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Home  ->  Personal Income Tax  ->  Wills and Estates-  > Gifts and inheritances

When Are Gifts or Inheritances Taxable?

No Gift Tax in Canada

There is no "gift tax" in Canada.  Any resident of Canada who receives a gift or inheritance of any amount, except from an employer, or as a tip or gratuity due to their employment, will not have to include this in their income.  However, if the gift is received by a spouse or a related minor child, see the next paragraph re attribution rules regarding the income, if any, from the gift.  If the gift is capital property, or is a gift from someone in debt to Canada Revenue Agency, there can be other complications - see below.

Gifts or Loans to a Spouse or Related Minor Child

See our article on attribution rules re gifts, transfers, or loans to a spouse or a related minor child.

Gifting a Capital Property is a Disposition

However, if capital property (e.g. real estate, investments) is given as a gift, the person who has given the gift will be deemed to have sold the capital property at fair market value (FMV), and will have to pay tax on any resulting capital gain.  The FMV is deemed to be the "cost" to the person to whom the shares were given.  If money or capital property is given or loaned to a spouse or a related minor child, attribution rules will apply.

Selling Capital Property Non-Arm's Length For Less Than Market Value

As pointed out by the Video Tax News team in the April 2019 Life In The Tax Lane video, there could be a problem if capital property is sold to a non-arms-length person for less than FMV.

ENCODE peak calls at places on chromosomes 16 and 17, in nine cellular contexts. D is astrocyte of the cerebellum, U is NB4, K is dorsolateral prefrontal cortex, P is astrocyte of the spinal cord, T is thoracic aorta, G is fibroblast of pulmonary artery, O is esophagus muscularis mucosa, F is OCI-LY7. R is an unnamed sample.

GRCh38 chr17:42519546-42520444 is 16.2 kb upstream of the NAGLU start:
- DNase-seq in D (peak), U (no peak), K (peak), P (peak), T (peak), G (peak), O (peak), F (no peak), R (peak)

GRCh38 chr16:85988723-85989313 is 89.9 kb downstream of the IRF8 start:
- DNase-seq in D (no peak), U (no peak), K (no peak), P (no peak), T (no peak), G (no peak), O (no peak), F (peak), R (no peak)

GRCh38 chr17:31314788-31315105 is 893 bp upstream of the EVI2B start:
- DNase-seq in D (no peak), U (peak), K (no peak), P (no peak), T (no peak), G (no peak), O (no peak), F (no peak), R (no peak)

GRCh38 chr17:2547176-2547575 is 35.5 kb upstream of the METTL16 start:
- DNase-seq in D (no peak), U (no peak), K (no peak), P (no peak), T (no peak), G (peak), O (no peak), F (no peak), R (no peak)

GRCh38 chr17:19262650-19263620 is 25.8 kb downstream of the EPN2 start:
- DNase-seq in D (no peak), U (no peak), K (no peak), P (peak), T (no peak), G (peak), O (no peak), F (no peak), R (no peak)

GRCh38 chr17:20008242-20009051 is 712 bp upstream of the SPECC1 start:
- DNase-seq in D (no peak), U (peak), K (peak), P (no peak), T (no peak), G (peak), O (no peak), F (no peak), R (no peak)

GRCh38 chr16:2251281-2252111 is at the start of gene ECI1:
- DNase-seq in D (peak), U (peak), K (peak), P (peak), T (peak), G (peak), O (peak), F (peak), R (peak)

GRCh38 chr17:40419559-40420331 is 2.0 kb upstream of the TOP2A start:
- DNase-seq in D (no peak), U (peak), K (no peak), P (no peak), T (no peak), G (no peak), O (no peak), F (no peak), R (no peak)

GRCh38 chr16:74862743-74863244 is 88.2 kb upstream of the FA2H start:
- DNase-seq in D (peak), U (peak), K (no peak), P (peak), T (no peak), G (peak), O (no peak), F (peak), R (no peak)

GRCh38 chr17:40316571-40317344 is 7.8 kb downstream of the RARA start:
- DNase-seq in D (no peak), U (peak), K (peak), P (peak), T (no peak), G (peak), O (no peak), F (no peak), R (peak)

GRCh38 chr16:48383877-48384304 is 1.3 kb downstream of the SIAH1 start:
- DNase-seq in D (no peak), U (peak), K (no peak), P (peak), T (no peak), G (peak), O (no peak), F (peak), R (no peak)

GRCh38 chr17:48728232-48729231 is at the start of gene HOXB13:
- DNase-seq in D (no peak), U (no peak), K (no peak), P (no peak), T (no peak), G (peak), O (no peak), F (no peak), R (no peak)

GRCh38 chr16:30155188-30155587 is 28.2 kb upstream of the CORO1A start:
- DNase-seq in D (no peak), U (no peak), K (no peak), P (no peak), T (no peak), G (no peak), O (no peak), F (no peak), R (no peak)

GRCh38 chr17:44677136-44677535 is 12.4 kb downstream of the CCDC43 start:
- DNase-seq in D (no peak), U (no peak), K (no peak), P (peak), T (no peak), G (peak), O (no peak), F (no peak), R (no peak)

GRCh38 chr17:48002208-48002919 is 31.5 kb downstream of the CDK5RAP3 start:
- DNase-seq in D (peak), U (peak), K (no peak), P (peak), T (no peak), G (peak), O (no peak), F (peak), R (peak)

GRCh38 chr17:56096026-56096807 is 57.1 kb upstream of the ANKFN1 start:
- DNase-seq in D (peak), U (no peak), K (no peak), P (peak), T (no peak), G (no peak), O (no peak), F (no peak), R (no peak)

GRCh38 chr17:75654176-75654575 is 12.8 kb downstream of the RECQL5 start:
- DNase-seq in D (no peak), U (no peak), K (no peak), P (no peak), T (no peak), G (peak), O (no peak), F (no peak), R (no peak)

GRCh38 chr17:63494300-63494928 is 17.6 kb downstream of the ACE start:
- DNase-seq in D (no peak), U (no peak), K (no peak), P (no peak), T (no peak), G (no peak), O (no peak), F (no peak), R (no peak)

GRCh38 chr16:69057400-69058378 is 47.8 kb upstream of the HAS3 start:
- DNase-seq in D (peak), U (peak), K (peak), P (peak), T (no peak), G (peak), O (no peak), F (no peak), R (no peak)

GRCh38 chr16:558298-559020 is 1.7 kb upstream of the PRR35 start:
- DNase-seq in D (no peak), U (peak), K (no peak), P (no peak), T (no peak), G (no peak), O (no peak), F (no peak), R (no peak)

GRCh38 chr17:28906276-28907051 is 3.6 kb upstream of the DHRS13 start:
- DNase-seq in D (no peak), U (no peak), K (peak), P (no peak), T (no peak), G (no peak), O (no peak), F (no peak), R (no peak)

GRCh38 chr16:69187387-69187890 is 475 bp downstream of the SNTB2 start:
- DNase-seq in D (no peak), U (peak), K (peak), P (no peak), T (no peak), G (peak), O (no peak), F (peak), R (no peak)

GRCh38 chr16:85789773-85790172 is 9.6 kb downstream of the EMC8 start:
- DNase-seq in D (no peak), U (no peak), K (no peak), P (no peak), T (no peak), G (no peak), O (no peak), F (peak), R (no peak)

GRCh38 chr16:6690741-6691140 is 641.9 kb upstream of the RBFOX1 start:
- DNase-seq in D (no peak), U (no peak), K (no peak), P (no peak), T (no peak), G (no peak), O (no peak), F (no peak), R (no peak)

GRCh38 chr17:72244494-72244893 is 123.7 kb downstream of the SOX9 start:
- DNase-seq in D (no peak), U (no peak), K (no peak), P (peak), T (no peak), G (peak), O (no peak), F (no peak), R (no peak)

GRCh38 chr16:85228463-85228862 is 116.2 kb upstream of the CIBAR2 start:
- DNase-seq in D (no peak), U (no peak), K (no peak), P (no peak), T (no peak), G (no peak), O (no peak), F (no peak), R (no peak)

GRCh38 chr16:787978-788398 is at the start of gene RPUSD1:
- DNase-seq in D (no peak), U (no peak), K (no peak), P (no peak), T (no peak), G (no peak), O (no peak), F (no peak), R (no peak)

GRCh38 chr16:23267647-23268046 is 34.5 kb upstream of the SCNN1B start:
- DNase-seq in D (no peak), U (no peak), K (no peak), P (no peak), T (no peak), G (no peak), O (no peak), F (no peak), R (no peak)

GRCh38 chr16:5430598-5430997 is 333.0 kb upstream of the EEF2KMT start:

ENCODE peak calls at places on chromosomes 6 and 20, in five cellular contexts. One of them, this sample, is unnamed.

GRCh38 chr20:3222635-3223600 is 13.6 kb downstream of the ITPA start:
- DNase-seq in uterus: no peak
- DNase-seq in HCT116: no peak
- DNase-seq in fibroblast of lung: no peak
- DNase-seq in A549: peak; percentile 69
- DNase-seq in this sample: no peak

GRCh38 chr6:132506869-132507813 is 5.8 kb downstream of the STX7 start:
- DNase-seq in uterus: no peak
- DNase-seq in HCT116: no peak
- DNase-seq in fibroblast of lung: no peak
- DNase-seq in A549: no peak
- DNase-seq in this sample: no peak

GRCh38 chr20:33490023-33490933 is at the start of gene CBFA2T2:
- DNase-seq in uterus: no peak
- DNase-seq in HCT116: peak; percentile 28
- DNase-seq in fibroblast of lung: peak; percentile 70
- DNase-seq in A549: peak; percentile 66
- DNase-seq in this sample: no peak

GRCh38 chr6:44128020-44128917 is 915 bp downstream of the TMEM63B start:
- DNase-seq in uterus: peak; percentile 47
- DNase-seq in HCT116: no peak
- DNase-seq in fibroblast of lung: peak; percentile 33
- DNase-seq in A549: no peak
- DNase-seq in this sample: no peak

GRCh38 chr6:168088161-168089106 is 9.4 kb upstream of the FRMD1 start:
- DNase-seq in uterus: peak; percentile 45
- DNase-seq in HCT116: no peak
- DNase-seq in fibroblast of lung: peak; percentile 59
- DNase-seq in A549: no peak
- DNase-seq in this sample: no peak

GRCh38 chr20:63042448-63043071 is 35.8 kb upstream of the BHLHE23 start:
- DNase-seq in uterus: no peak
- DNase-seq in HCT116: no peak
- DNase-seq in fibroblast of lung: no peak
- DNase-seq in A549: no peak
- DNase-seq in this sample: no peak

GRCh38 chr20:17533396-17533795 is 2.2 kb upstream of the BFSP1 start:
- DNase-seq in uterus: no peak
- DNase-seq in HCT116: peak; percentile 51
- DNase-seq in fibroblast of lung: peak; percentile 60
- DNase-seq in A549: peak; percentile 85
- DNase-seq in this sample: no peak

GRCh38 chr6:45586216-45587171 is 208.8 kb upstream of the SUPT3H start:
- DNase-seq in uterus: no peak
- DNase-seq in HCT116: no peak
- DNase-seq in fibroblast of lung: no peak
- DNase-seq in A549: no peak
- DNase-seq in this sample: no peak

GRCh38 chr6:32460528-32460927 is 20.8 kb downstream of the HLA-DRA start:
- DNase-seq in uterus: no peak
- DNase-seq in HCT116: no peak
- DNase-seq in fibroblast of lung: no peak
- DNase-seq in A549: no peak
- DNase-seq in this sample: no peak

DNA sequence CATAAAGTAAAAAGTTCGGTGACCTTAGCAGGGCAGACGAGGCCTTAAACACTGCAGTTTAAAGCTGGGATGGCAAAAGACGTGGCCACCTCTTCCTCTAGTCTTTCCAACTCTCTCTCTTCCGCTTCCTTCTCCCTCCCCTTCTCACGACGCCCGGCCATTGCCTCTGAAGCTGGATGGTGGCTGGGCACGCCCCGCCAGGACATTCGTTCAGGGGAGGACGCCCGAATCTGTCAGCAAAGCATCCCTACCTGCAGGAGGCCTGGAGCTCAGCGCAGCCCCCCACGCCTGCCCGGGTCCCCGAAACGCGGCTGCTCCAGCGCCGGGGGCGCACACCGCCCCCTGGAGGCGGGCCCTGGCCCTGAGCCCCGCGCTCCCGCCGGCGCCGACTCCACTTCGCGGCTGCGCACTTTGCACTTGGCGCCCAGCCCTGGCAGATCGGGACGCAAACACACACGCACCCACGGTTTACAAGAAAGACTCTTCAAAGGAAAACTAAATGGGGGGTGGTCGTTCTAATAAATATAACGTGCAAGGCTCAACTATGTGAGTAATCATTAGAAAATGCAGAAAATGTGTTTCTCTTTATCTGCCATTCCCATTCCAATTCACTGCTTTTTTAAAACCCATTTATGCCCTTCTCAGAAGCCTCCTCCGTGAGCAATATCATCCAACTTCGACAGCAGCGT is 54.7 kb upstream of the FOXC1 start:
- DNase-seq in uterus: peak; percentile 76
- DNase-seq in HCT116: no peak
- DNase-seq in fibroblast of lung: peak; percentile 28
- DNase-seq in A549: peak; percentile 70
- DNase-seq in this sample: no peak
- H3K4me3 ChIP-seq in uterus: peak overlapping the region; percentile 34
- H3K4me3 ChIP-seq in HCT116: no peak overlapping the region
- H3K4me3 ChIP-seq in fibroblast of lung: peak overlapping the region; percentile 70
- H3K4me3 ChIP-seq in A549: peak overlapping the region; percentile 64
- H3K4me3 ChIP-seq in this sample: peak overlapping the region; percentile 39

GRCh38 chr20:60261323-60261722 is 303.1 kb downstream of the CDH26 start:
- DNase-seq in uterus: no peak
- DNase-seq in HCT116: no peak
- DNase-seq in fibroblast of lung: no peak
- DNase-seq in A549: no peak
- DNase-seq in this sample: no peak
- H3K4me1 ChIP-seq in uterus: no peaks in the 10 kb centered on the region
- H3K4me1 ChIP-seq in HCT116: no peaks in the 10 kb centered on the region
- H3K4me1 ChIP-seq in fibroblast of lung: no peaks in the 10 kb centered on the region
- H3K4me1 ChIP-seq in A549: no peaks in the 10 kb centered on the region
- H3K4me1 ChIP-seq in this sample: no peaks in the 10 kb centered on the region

See Technical Interpretation 2018-0773301E5 Paragraph 69(1)(c) and Nominal Consideration.

Subsection 69(1) of the Income Tax Act deems the proceeds to be at FMV when a taxpayer has disposed of a property non-arm's-length for no proceeds or for proceeds less than FMV.  However, it only deems the acquisition cost of the recipient to be at FMV if the property has been acquired at a cost higher than FMV, or by way of gift, bequest or inheritance.  It does not deem the cost to the recipient to be at FMV where the cost is less than FMV (inadequate consideration).  This may result in the selling taxpayer to have deemed proceeds of FMV while the acquiring taxpayer must use the actual transaction amount as their cost, resulting in double taxation of the difference between FMV and the inadequate consideration.


bulletTaxpayer A and Taxpayer B are considered to be not dealing at arm's length.
bulletTaxpayer A gifts a capital property valued at $10,000 to Taxpayer B for proceeds of $1, merely to ensure that the agreement is legally binding.  It is possible that this could be considered by Canada Revenue Agency (CRA) to be a gift.
bulletS. 69(1)(b) of the Income Tax Act (ITA) will apply to deem Taxpayer A to have received proceeds of disposition of $10,000, FMV.
bulletIf it is determined that the transfer was a gift, s. 69(1)(c) of the ITA will apply to deem Taxpayer B to have acquired the property for $10,000, FMV.